The Mini-DIN 6 connector should be wired direct to another Mini-DIN 6 connector to the HF radio, but with only pins 1-4 connected (pins 5 and 6 are shared with pins on the HD-15 that are used for the VHF radio).

The chassis illustrating the placement of the power switch, SSR, thumbwheel, Raspberry Pi and RF chokes on mic and power leads.

The chassis illustrating the placement of the power switch, SSR, thumbwheel, Raspberry Pi and RF chokes on mic and power leads.

The power wiring uses a solid state relay (SSR) to switch the power to both the Raspberry Pi and VHF radio (and optionally the HF radio). This is a 100A unit which will require some heat sinking if a 100W HF radio is connected through it. With only an APRS dedicated VHF radio, simply attaching it to an aluminium panel should be sufficient due to the low duty cycle. The relay is controlled very simply by a toggle switch.

The radio volume setting and mic gain may need adjusting as per guidelines in the NW Digital Radio UDRC Direwolf notes. Note that the signal levels to and from the UDRC should be within the following maximums:

Output to radio maximum p-p voltage: 1.5V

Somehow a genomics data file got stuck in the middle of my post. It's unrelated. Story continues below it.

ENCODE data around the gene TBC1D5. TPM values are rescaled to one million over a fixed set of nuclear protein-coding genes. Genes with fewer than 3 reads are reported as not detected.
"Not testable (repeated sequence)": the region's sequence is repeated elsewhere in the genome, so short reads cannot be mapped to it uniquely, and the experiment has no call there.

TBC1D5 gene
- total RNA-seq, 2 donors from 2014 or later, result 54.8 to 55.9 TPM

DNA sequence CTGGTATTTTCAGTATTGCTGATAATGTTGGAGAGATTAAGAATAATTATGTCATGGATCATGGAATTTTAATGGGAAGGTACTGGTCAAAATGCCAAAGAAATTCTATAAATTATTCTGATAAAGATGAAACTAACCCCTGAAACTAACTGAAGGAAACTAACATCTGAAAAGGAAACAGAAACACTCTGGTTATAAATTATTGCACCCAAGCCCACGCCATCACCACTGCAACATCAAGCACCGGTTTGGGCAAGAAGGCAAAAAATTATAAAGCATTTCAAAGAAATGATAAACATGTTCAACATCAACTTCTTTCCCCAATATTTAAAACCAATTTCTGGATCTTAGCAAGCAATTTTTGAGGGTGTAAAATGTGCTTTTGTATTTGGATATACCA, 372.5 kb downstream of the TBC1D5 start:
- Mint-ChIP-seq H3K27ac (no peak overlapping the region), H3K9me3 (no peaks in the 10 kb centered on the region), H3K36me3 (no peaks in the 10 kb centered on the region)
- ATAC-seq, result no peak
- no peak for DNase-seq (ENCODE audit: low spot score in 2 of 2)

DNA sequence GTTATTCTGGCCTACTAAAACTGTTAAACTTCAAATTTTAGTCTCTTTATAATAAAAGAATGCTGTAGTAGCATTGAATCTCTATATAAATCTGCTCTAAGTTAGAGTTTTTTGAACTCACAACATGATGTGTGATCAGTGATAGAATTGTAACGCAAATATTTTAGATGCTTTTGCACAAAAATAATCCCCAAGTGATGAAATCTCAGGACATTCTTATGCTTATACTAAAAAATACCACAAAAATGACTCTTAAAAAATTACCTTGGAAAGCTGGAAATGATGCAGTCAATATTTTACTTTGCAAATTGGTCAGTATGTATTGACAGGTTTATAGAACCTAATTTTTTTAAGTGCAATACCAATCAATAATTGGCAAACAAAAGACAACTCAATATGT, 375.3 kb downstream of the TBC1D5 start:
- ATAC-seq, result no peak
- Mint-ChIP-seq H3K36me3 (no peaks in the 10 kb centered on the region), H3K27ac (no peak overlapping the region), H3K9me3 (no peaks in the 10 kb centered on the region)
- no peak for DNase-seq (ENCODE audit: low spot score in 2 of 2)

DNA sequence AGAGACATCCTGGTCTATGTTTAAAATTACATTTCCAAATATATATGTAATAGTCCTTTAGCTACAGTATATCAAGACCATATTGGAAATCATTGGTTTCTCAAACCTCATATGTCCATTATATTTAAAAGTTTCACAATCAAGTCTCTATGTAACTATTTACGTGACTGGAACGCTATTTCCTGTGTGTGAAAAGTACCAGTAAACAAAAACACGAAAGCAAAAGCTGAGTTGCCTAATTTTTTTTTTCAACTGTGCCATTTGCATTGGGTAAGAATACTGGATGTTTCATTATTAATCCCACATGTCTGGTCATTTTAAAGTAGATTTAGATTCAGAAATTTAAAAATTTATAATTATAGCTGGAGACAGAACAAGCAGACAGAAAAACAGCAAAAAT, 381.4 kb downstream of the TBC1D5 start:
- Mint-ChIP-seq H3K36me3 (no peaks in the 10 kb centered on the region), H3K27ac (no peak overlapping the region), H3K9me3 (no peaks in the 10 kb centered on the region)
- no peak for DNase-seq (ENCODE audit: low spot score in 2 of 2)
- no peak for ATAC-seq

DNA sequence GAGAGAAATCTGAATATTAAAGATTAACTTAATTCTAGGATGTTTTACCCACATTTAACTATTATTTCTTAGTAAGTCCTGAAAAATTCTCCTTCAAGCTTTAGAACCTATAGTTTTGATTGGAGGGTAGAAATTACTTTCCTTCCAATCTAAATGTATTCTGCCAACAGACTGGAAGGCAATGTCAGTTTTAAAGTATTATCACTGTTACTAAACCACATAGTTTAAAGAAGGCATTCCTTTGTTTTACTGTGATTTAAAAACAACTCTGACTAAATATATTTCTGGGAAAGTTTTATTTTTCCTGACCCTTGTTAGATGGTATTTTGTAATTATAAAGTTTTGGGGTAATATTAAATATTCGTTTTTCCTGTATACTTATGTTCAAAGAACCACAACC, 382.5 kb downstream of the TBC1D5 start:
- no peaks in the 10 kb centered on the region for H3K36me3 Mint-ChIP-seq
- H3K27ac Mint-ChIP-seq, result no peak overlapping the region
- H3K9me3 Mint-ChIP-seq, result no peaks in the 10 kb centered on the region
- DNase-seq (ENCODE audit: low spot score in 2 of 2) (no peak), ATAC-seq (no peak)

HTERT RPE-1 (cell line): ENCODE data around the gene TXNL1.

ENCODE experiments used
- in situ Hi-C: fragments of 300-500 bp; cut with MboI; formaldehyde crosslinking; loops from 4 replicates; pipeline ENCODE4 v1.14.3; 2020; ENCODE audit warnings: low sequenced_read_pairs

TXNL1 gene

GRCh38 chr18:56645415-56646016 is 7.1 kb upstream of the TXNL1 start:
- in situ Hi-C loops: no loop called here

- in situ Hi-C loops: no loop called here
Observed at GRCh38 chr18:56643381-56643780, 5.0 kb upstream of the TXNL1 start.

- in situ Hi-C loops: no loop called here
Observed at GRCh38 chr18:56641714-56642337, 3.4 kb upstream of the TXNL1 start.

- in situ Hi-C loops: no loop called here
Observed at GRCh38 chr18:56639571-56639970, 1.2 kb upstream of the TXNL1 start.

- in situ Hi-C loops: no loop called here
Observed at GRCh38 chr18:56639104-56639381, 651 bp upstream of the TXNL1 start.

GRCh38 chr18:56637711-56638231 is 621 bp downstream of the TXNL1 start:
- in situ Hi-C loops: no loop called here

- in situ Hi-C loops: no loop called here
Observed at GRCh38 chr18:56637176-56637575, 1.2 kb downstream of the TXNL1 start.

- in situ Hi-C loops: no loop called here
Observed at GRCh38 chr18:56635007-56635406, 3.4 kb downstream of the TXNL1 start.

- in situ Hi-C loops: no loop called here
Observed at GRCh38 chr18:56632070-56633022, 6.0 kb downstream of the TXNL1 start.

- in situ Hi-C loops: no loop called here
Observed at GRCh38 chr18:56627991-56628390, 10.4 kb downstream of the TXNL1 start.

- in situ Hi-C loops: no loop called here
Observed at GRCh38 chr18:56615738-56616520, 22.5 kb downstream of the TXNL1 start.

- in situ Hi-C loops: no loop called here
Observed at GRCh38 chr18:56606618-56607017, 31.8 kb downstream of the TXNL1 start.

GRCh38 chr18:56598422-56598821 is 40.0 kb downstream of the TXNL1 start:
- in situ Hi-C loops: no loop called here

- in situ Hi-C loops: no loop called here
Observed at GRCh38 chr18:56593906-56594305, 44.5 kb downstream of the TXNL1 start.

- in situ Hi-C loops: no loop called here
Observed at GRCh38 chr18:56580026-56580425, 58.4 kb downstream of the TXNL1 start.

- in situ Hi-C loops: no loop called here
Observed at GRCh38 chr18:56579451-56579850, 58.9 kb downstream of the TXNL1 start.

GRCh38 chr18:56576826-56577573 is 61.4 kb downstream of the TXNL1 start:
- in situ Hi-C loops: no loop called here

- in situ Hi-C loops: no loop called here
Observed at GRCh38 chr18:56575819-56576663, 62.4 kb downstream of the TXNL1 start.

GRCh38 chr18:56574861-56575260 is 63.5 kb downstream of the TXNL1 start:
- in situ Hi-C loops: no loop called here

Input maximum p-p voltage: 1.5V

Raspberry Pi software configuration


The UDRC card requires some specific tweaks to the standard Raspian kernel and so North West Digital Radio have created their own variant called ‘compass’. This is the basis for the Rapsberry Pi load and needs to be loaded before any other changes.

The main other requirements are:

  • Load Direwolf and configure it to support mode changing for the various supported use-cases
  • Load support for the GPS (to supply tracking data to Direwolf and time to NTP)
  • Harden the Raspberry Pi to survive power interruptions without corruption and protect the micro-SD card from early failure

Here are the currently supported operations modes (selected by the thumbwheel):

BCD valueModeNotes
1Beacon VHF (+Internet)Sends normal Smartbeacon signals on VHF radio and also via the internet if available.
2Beacon VHF+HFSends normal Smartbeacon signals on VHF and HF radio and also via the internet if available.